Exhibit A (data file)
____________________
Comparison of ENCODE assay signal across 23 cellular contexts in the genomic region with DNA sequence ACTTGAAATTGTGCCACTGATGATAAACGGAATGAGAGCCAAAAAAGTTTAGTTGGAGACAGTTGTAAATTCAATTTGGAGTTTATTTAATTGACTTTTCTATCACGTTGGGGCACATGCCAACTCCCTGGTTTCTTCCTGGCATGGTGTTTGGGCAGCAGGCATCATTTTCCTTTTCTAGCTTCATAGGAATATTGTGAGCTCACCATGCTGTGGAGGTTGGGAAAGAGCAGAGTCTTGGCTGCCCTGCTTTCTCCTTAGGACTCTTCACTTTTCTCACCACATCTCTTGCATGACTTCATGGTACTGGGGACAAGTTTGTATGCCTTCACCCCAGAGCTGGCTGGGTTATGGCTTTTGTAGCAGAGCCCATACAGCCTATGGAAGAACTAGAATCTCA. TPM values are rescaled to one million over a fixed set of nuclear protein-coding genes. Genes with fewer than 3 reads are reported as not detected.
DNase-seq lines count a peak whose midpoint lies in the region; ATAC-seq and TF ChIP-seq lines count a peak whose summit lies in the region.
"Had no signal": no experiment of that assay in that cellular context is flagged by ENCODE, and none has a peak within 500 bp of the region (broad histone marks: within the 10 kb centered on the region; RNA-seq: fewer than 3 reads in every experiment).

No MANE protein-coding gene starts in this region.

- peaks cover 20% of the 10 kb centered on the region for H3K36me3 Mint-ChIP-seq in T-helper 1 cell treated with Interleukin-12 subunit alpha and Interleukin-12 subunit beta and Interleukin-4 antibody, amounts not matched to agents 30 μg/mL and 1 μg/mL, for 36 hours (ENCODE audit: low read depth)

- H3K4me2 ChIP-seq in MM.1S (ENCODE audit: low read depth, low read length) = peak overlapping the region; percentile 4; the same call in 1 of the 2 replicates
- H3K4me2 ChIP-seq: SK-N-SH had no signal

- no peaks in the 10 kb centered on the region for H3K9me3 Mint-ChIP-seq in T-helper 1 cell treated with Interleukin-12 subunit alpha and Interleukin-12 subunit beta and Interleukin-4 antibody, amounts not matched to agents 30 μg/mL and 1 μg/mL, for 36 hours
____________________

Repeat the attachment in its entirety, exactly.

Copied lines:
Comparison of ENCODE assay signal across 23 cellular contexts in the genomic region with DNA sequence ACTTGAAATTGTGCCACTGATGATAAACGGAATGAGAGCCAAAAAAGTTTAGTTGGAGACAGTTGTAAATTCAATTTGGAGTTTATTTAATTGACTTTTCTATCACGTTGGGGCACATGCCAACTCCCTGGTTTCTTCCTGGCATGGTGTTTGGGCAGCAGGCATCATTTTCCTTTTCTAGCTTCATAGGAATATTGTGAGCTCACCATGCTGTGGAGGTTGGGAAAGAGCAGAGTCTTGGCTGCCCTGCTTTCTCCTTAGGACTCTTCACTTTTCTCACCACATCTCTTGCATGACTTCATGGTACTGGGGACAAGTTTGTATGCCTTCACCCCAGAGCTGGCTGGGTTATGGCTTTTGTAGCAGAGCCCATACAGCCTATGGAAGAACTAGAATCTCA. TPM values are rescaled to one million over a fixed set of nuclear protein-coding genes. Genes with fewer than 3 reads are reported as not detected.
DNase-seq lines count a peak whose midpoint lies in the region; ATAC-seq and TF ChIP-seq lines count a peak whose summit lies in the region.
"Had no signal": no experiment of that assay in that cellular context is flagged by ENCODE, and none has a peak within 500 bp of the region (broad histone marks: within the 10 kb centered on the region; RNA-seq: fewer than 3 reads in every experiment).

No MANE protein-coding gene starts in this region.

- peaks cover 20% of the 10 kb centered on the region for H3K36me3 Mint-ChIP-seq in T-helper 1 cell treated with Interleukin-12 subunit alpha and Interleukin-12 subunit beta and Interleukin-4 antibody, amounts not matched to agents 30 μg/mL and 1 μg/mL, for 36 hours (ENCODE audit: low read depth)

- H3K4me2 ChIP-seq in MM.1S (ENCODE audit: low read depth, low read length) = peak overlapping the region; percentile 4; the same call in 1 of the 2 replicates
- H3K4me2 ChIP-seq: SK-N-SH had no signal

- no peaks in the 10 kb centered on the region for H3K9me3 Mint-ChIP-seq in T-helper 1 cell treated with Interleukin-12 subunit alpha and Interleukin-12 subunit beta and Interleukin-4 antibody, amounts not matched to agents 30 μg/mL and 1 μg/mL, for 36 hours